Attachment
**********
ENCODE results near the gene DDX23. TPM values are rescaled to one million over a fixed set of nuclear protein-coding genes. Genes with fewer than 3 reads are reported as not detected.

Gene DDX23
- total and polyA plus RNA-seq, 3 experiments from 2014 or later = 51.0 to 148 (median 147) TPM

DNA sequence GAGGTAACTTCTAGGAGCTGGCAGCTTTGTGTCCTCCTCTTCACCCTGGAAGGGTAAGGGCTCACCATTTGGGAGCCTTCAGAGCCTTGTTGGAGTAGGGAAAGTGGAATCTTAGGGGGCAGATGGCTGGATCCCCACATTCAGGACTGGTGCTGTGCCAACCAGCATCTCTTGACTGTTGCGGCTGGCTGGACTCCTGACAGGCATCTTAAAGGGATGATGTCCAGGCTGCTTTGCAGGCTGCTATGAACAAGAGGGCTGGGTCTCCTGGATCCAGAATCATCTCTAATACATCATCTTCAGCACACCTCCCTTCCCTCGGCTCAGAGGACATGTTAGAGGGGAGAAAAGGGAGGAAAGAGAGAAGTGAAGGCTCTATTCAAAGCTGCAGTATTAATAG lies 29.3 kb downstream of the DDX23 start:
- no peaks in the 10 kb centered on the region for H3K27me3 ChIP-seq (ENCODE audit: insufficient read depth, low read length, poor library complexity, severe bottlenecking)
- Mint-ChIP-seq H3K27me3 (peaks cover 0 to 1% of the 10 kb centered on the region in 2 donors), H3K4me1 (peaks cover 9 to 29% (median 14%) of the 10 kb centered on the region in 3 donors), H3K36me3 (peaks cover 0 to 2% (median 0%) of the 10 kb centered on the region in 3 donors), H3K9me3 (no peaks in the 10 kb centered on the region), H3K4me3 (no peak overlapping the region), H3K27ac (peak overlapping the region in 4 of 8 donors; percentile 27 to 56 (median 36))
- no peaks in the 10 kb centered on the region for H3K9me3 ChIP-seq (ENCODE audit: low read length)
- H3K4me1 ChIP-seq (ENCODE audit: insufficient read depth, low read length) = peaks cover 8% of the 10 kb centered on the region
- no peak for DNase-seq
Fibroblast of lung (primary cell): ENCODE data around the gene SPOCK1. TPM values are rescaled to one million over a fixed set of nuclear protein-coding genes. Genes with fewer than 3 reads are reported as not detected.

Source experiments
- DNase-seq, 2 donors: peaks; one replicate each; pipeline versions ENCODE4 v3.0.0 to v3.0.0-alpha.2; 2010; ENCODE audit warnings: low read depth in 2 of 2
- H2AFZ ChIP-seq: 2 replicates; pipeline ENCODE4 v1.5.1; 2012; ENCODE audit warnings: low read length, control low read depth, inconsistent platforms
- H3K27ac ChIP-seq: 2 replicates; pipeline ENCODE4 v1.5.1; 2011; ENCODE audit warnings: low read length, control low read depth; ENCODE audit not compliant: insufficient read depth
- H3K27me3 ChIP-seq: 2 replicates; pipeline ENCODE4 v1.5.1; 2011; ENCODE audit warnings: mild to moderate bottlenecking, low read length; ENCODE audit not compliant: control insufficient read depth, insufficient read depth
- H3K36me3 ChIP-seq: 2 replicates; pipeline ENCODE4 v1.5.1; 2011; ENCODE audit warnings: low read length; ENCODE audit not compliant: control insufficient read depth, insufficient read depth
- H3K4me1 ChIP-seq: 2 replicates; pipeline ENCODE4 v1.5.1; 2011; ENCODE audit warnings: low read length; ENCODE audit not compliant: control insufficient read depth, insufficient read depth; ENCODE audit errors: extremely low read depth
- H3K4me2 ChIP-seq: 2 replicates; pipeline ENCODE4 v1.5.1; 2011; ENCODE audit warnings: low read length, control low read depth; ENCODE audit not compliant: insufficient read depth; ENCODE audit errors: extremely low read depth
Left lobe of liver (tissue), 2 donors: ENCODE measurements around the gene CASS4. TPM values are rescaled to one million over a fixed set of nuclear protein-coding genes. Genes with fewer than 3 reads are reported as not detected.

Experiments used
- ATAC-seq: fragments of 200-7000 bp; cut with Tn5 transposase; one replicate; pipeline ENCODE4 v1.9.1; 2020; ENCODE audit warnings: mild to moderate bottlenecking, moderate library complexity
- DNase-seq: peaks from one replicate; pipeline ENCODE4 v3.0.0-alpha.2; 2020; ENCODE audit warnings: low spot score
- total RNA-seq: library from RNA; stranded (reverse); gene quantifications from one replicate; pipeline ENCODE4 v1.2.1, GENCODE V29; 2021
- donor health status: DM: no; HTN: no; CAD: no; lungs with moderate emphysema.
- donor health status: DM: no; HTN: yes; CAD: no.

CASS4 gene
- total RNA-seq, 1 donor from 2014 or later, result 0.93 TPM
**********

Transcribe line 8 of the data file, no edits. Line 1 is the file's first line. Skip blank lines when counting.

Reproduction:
- H3K4me1 ChIP-seq (ENCODE audit: insufficient read depth, low read length) = peaks cover 8% of the 10 kb centered on the region